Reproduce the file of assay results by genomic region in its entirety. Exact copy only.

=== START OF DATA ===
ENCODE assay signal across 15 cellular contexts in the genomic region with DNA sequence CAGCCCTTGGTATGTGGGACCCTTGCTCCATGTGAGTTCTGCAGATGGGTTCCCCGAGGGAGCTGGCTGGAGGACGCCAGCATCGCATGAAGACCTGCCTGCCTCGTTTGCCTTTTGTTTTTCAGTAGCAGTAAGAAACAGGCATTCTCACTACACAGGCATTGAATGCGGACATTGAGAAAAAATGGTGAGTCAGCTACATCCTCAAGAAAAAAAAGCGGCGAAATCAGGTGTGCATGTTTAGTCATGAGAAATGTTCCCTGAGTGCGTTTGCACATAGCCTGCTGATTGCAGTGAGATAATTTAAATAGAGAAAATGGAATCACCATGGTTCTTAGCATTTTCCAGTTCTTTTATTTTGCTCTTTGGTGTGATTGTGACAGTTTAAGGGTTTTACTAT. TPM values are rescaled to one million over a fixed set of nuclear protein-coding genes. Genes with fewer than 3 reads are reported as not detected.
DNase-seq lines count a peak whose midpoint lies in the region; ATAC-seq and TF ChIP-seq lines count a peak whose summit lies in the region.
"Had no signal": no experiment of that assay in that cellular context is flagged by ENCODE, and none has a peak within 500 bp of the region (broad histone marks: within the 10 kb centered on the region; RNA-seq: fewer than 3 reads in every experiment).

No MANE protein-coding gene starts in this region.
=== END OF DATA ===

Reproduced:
ENCODE assay signal across 15 cellular contexts in the genomic region with DNA sequence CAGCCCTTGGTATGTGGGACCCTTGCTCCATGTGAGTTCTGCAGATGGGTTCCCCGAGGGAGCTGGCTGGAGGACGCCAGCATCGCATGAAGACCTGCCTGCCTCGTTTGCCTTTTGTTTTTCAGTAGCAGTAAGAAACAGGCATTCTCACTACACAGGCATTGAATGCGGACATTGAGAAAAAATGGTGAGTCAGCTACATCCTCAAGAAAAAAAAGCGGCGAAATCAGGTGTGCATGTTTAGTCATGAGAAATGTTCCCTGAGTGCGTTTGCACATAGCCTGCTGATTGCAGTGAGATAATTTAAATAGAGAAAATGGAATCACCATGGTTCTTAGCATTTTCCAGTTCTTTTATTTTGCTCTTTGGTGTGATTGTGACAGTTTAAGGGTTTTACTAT. TPM values are rescaled to one million over a fixed set of nuclear protein-coding genes. Genes with fewer than 3 reads are reported as not detected.
DNase-seq lines count a peak whose midpoint lies in the region; ATAC-seq and TF ChIP-seq lines count a peak whose summit lies in the region.
"Had no signal": no experiment of that assay in that cellular context is flagged by ENCODE, and none has a peak within 500 bp of the region (broad histone marks: within the 10 kb centered on the region; RNA-seq: fewer than 3 reads in every experiment).

No MANE protein-coding gene starts in this region.